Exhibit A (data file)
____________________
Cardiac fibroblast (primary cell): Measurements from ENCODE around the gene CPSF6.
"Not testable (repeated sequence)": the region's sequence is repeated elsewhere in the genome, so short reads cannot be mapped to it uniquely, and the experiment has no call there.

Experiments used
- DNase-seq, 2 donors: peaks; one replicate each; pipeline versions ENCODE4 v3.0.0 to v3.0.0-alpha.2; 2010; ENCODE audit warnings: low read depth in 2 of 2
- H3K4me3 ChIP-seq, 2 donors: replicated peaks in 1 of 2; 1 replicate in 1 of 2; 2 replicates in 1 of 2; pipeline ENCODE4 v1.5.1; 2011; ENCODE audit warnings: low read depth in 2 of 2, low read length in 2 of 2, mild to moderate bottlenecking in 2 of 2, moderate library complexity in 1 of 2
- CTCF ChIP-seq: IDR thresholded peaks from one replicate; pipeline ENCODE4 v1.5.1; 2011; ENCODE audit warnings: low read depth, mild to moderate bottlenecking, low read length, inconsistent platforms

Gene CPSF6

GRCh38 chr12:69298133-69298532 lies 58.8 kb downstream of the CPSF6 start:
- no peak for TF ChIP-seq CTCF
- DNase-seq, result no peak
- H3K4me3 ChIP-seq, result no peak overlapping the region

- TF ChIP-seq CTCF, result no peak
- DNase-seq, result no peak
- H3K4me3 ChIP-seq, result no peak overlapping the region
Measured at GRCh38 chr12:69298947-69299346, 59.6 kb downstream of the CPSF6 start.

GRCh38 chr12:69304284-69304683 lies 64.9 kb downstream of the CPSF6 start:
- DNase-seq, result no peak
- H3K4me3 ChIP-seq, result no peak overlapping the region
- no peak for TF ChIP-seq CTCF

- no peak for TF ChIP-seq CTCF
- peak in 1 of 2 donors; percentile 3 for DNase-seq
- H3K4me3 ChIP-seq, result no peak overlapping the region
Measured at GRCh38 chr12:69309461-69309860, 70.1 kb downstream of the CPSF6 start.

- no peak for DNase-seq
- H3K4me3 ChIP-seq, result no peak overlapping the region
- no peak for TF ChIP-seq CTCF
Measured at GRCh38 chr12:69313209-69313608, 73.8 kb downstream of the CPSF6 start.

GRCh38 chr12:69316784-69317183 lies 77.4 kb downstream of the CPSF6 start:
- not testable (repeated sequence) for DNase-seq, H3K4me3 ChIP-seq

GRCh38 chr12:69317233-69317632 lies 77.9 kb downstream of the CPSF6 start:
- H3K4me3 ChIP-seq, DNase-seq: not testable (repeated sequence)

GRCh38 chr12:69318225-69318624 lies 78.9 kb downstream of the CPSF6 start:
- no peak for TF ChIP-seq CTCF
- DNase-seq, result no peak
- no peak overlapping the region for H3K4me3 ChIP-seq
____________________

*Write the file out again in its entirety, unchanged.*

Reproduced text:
Cardiac fibroblast (primary cell): Measurements from ENCODE around the gene CPSF6.
"Not testable (repeated sequence)": the region's sequence is repeated elsewhere in the genome, so short reads cannot be mapped to it uniquely, and the experiment has no call there.

Experiments used
- DNase-seq, 2 donors: peaks; one replicate each; pipeline versions ENCODE4 v3.0.0 to v3.0.0-alpha.2; 2010; ENCODE audit warnings: low read depth in 2 of 2
- H3K4me3 ChIP-seq, 2 donors: replicated peaks in 1 of 2; 1 replicate in 1 of 2; 2 replicates in 1 of 2; pipeline ENCODE4 v1.5.1; 2011; ENCODE audit warnings: low read depth in 2 of 2, low read length in 2 of 2, mild to moderate bottlenecking in 2 of 2, moderate library complexity in 1 of 2
- CTCF ChIP-seq: IDR thresholded peaks from one replicate; pipeline ENCODE4 v1.5.1; 2011; ENCODE audit warnings: low read depth, mild to moderate bottlenecking, low read length, inconsistent platforms

Gene CPSF6

GRCh38 chr12:69298133-69298532 lies 58.8 kb downstream of the CPSF6 start:
- no peak for TF ChIP-seq CTCF
- DNase-seq, result no peak
- H3K4me3 ChIP-seq, result no peak overlapping the region

- TF ChIP-seq CTCF, result no peak
- DNase-seq, result no peak
- H3K4me3 ChIP-seq, result no peak overlapping the region
Measured at GRCh38 chr12:69298947-69299346, 59.6 kb downstream of the CPSF6 start.

GRCh38 chr12:69304284-69304683 lies 64.9 kb downstream of the CPSF6 start:
- DNase-seq, result no peak
- H3K4me3 ChIP-seq, result no peak overlapping the region
- no peak for TF ChIP-seq CTCF

- no peak for TF ChIP-seq CTCF
- peak in 1 of 2 donors; percentile 3 for DNase-seq
- H3K4me3 ChIP-seq, result no peak overlapping the region
Measured at GRCh38 chr12:69309461-69309860, 70.1 kb downstream of the CPSF6 start.

- no peak for DNase-seq
- H3K4me3 ChIP-seq, result no peak overlapping the region
- no peak for TF ChIP-seq CTCF
Measured at GRCh38 chr12:69313209-69313608, 73.8 kb downstream of the CPSF6 start.

GRCh38 chr12:69316784-69317183 lies 77.4 kb downstream of the CPSF6 start:
- not testable (repeated sequence) for DNase-seq, H3K4me3 ChIP-seq

GRCh38 chr12:69317233-69317632 lies 77.9 kb downstream of the CPSF6 start:
- H3K4me3 ChIP-seq, DNase-seq: not testable (repeated sequence)

GRCh38 chr12:69318225-69318624 lies 78.9 kb downstream of the CPSF6 start:
- no peak for TF ChIP-seq CTCF
- DNase-seq, result no peak
- no peak overlapping the region for H3K4me3 ChIP-seq